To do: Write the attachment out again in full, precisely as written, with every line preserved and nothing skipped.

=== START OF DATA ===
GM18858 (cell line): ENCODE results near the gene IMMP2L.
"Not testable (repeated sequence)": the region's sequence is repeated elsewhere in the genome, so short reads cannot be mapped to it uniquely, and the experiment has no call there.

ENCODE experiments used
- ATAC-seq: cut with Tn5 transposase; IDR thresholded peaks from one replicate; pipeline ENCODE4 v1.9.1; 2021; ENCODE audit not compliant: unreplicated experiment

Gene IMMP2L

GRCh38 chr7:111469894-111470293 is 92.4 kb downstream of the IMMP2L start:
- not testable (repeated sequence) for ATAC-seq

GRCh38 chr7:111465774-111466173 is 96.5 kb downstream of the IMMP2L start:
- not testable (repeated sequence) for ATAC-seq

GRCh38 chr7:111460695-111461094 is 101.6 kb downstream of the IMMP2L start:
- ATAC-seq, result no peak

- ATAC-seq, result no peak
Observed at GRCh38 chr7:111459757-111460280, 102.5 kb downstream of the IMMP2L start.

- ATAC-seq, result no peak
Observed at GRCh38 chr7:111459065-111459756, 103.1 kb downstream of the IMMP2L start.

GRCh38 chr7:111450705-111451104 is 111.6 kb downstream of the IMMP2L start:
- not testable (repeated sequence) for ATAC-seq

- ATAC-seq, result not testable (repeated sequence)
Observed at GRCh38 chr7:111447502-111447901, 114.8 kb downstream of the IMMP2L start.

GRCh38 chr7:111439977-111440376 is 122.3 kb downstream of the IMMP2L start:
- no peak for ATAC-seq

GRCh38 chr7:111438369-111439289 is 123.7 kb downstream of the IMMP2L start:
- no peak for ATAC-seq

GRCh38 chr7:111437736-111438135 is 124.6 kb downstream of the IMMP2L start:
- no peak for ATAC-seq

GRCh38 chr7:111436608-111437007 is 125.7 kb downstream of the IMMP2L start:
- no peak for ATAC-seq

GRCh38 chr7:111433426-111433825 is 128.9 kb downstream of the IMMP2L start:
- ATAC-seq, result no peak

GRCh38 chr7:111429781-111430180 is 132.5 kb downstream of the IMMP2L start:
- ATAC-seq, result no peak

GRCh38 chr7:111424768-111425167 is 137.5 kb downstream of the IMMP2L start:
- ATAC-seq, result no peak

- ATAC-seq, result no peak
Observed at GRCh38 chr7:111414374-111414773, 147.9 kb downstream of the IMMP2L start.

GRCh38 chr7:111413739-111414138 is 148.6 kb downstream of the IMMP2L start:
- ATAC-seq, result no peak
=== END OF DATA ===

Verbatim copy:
GM18858 (cell line): ENCODE results near the gene IMMP2L.
"Not testable (repeated sequence)": the region's sequence is repeated elsewhere in the genome, so short reads cannot be mapped to it uniquely, and the experiment has no call there.

ENCODE experiments used
- ATAC-seq: cut with Tn5 transposase; IDR thresholded peaks from one replicate; pipeline ENCODE4 v1.9.1; 2021; ENCODE audit not compliant: unreplicated experiment

Gene IMMP2L

GRCh38 chr7:111469894-111470293 is 92.4 kb downstream of the IMMP2L start:
- not testable (repeated sequence) for ATAC-seq

GRCh38 chr7:111465774-111466173 is 96.5 kb downstream of the IMMP2L start:
- not testable (repeated sequence) for ATAC-seq

GRCh38 chr7:111460695-111461094 is 101.6 kb downstream of the IMMP2L start:
- ATAC-seq, result no peak

- ATAC-seq, result no peak
Observed at GRCh38 chr7:111459757-111460280, 102.5 kb downstream of the IMMP2L start.

- ATAC-seq, result no peak
Observed at GRCh38 chr7:111459065-111459756, 103.1 kb downstream of the IMMP2L start.

GRCh38 chr7:111450705-111451104 is 111.6 kb downstream of the IMMP2L start:
- not testable (repeated sequence) for ATAC-seq

- ATAC-seq, result not testable (repeated sequence)
Observed at GRCh38 chr7:111447502-111447901, 114.8 kb downstream of the IMMP2L start.

GRCh38 chr7:111439977-111440376 is 122.3 kb downstream of the IMMP2L start:
- no peak for ATAC-seq

GRCh38 chr7:111438369-111439289 is 123.7 kb downstream of the IMMP2L start:
- no peak for ATAC-seq

GRCh38 chr7:111437736-111438135 is 124.6 kb downstream of the IMMP2L start:
- no peak for ATAC-seq

GRCh38 chr7:111436608-111437007 is 125.7 kb downstream of the IMMP2L start:
- no peak for ATAC-seq

GRCh38 chr7:111433426-111433825 is 128.9 kb downstream of the IMMP2L start:
- ATAC-seq, result no peak

GRCh38 chr7:111429781-111430180 is 132.5 kb downstream of the IMMP2L start:
- ATAC-seq, result no peak

GRCh38 chr7:111424768-111425167 is 137.5 kb downstream of the IMMP2L start:
- ATAC-seq, result no peak

- ATAC-seq, result no peak
Observed at GRCh38 chr7:111414374-111414773, 147.9 kb downstream of the IMMP2L start.

GRCh38 chr7:111413739-111414138 is 148.6 kb downstream of the IMMP2L start:
- ATAC-seq, result no peak